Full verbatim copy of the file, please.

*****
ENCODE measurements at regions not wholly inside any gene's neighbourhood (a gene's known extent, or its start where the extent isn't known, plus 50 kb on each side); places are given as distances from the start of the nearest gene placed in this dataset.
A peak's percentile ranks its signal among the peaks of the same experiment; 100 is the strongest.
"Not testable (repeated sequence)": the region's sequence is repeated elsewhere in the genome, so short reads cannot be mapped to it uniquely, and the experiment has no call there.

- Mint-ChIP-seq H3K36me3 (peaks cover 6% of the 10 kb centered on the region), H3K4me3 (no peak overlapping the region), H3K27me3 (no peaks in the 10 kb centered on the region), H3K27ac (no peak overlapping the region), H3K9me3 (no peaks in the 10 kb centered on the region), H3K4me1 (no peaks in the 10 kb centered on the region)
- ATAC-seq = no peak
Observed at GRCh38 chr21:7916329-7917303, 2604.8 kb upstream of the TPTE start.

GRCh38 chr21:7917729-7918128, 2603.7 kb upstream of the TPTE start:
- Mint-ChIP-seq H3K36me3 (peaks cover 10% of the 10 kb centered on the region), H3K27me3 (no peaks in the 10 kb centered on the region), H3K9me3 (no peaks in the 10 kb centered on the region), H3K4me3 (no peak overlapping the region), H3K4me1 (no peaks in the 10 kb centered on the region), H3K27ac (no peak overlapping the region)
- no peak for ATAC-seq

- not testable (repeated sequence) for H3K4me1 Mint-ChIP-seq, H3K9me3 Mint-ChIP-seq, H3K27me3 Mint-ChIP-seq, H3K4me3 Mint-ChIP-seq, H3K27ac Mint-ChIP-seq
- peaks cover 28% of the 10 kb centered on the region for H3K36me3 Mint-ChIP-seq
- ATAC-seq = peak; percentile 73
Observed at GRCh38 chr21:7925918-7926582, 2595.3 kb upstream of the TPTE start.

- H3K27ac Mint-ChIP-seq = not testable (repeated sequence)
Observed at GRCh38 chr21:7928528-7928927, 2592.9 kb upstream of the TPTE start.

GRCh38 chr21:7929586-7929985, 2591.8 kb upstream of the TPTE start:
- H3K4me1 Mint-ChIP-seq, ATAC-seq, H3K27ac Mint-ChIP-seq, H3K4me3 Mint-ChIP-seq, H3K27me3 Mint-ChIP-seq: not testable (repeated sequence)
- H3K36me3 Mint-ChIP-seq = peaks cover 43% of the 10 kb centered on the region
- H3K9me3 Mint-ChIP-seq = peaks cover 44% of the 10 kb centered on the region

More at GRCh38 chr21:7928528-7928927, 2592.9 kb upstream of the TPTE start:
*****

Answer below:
ENCODE measurements at regions not wholly inside any gene's neighbourhood (a gene's known extent, or its start where the extent isn't known, plus 50 kb on each side); places are given as distances from the start of the nearest gene placed in this dataset.
A peak's percentile ranks its signal among the peaks of the same experiment; 100 is the strongest.
"Not testable (repeated sequence)": the region's sequence is repeated elsewhere in the genome, so short reads cannot be mapped to it uniquely, and the experiment has no call there.

- Mint-ChIP-seq H3K36me3 (peaks cover 6% of the 10 kb centered on the region), H3K4me3 (no peak overlapping the region), H3K27me3 (no peaks in the 10 kb centered on the region), H3K27ac (no peak overlapping the region), H3K9me3 (no peaks in the 10 kb centered on the region), H3K4me1 (no peaks in the 10 kb centered on the region)
- ATAC-seq = no peak
Observed at GRCh38 chr21:7916329-7917303, 2604.8 kb upstream of the TPTE start.

GRCh38 chr21:7917729-7918128, 2603.7 kb upstream of the TPTE start:
- Mint-ChIP-seq H3K36me3 (peaks cover 10% of the 10 kb centered on the region), H3K27me3 (no peaks in the 10 kb centered on the region), H3K9me3 (no peaks in the 10 kb centered on the region), H3K4me3 (no peak overlapping the region), H3K4me1 (no peaks in the 10 kb centered on the region), H3K27ac (no peak overlapping the region)
- no peak for ATAC-seq

- not testable (repeated sequence) for H3K4me1 Mint-ChIP-seq, H3K9me3 Mint-ChIP-seq, H3K27me3 Mint-ChIP-seq, H3K4me3 Mint-ChIP-seq, H3K27ac Mint-ChIP-seq
- peaks cover 28% of the 10 kb centered on the region for H3K36me3 Mint-ChIP-seq
- ATAC-seq = peak; percentile 73
Observed at GRCh38 chr21:7925918-7926582, 2595.3 kb upstream of the TPTE start.

- H3K27ac Mint-ChIP-seq = not testable (repeated sequence)
Observed at GRCh38 chr21:7928528-7928927, 2592.9 kb upstream of the TPTE start.

GRCh38 chr21:7929586-7929985, 2591.8 kb upstream of the TPTE start:
- H3K4me1 Mint-ChIP-seq, ATAC-seq, H3K27ac Mint-ChIP-seq, H3K4me3 Mint-ChIP-seq, H3K27me3 Mint-ChIP-seq: not testable (repeated sequence)
- H3K36me3 Mint-ChIP-seq = peaks cover 43% of the 10 kb centered on the region
- H3K9me3 Mint-ChIP-seq = peaks cover 44% of the 10 kb centered on the region

More at GRCh38 chr21:7928528-7928927, 2592.9 kb upstream of the TPTE start: